It’s been a hard winter for many ATSA members, with record
cold and snowfalls happening all over the place—even the South! I hope this
Winter edition of the Forum will
brighten your day, in spite of Mother Nature’s wrath.
I’d like to start off by saying again that the Forum is in need of contributions.
You will have noticed that recent editions have either been delayed or
combined. This is the unfortunate reality of not having enough material to go
Given the size and professional breadth of our organization,
I have a hard time believing that there aren’t people out there who could
contribute knowledge and perspective via the
Forum. The intent of this newsletter is to provide useful information
accessible to all members. Whereas our journal, Sexual Abuse, can at times be highly technical and difficult to
grasp for those of us who are not rigorous scientists, the Forum presents similar information but with a slant towards
practical application – the “so, what do we do with that?” factor.
Anyone can contribute to the
Forum – students (especially students), scientists, practitioners, front
line staff, managers – anyone. Most articles are in the 5-6 page range,
double-spaced, but the Forum is not
limited by size as we are entirely virtual. And, we’re happy to receive
contributions that don’t necessarily fit our normal mode. If you have something
interesting to say, or have been doing something in a novel way, or if you have
a research study you’d like to share, please feel free to contact me email@example.com.
In this edition of the
Forum, we welcome our new President, Dr. Elizabeth Letourneau. It’s clear
from her opening message that the organization will address many issues and
challenges during her tenure. Welcome Elizabeth!
ATSA has made great strides recently in recognizing the
increasingly international aspect of our organization. In this issue of the Forum, we have an article by Imants
Jurevičius and Anvars Zavackis of the Latvian Probation Service. Over the past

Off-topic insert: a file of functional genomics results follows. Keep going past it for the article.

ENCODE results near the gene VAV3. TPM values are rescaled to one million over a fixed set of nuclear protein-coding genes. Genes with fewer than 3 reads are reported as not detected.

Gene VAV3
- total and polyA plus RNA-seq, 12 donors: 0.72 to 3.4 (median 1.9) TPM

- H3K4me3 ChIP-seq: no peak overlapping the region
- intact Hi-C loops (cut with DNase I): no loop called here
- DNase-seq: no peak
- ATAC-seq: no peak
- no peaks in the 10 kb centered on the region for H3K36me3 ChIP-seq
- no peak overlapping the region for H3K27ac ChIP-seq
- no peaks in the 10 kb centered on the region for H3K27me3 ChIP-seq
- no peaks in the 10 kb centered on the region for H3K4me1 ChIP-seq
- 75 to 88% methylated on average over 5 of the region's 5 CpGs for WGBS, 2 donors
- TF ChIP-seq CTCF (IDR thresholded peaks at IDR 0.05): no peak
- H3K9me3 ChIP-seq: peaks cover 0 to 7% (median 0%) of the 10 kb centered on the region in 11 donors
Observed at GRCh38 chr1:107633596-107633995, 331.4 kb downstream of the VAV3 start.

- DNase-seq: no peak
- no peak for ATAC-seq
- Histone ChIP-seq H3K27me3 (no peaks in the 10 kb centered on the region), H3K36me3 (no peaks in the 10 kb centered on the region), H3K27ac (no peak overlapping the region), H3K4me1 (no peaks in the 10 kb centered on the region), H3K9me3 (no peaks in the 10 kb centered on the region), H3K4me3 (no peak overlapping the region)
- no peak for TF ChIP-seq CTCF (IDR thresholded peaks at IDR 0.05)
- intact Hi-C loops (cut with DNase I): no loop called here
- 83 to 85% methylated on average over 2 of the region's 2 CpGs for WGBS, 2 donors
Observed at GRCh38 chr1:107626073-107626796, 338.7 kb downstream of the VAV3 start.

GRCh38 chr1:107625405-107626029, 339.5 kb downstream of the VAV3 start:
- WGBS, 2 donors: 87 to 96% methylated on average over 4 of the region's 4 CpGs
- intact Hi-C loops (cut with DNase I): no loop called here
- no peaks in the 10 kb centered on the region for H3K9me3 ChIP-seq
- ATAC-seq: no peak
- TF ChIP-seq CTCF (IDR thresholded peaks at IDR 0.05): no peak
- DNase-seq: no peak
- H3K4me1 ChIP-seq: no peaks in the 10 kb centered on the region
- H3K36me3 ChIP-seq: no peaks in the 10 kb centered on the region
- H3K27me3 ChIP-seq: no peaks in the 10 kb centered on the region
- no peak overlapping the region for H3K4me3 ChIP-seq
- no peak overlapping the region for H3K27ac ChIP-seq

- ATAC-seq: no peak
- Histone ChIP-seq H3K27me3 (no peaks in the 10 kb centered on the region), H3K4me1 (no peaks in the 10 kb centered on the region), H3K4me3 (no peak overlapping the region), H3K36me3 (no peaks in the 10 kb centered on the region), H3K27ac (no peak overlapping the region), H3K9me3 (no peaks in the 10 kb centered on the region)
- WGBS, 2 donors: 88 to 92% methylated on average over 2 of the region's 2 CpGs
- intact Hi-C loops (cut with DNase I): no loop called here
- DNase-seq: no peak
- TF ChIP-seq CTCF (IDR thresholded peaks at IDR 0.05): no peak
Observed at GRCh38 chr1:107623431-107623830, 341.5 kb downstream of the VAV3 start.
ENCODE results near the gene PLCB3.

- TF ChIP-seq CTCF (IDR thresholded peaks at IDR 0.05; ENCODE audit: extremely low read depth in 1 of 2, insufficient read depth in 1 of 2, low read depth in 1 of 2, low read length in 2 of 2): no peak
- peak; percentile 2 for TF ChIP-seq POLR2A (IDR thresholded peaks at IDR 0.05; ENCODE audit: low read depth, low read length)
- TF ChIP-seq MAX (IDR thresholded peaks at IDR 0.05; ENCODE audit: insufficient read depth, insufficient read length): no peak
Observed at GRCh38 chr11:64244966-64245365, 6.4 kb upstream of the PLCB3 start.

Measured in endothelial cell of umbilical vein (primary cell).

several years, Latvia has worked hard to establish high quality criminal
justice services in their post-Soviet era. Next, we have an article by Diana
Groener and Jane Ward from Portland, Oregon, who suggest that we take a new
look at how we identify, treat, and manage high-risk clients.
I’ve already mentioned how much we love publishing students
in the Forum, so it should come as no
surprise that I am pleased to include an executive summary of research conducted
by Stephanie Ioannou of Brock University in St. Catharines, Ontario, Canada.
Stephanie works with persons with intellectual disabilities who have sexually
offended and her MA thesis focused on the push and pull of ensuring risk
management while maintaining client rights. Because I am noted as an author on
this paper, David Prescott conducted the vetting and editing of the paper.
Our last article in this edition comes from a somewhat
different source than we’re used to. Ruth Osterman from the Genesis Club in
Worcester, Massachusetts writes about mental illness in young adults, typically
18-25. Although not specifically about sexual abuse, Ruth’s paper is relevant
to our work and serves as a reminder that we all need to be attuned to the whole person and not just their symptoms
or problem behaviors.
Otherwise, we have three book reviews: Phil Rich and David
Prescott each present us with a review of The
Good Lives Model for Adolescents Who Sexually Harm by Bobbie Print. I think
you’ll find Phil’s and David’s reviews to be nicely complementary. Following
these is a review of Michael Seto’s new book, Internet Sexual Offenders. As with the paper above, David Prescott
served as editor for my review.
Last points to make:
Remember that the deadline for submission of abstracts for our annual
conference is fast approaching – February 28. This year’s conference will be in
the always popular destination of San Diego. Also, the deadline for nominations
for awards is also looming – March 1. The available awards are for Lifetime
Significant Achievement, Distinguished Contribution, the Gail Burns-Smith Award,
and the Fay Honey Knopp Scholarship.
In closing, here’s to a short winter and a quick transition
into spring. We’ll see you soon with the Spring Edition. Please feel free to
contact me if you have ideas for submissions.
Robin J. Wilson, Ph.D., ABPP
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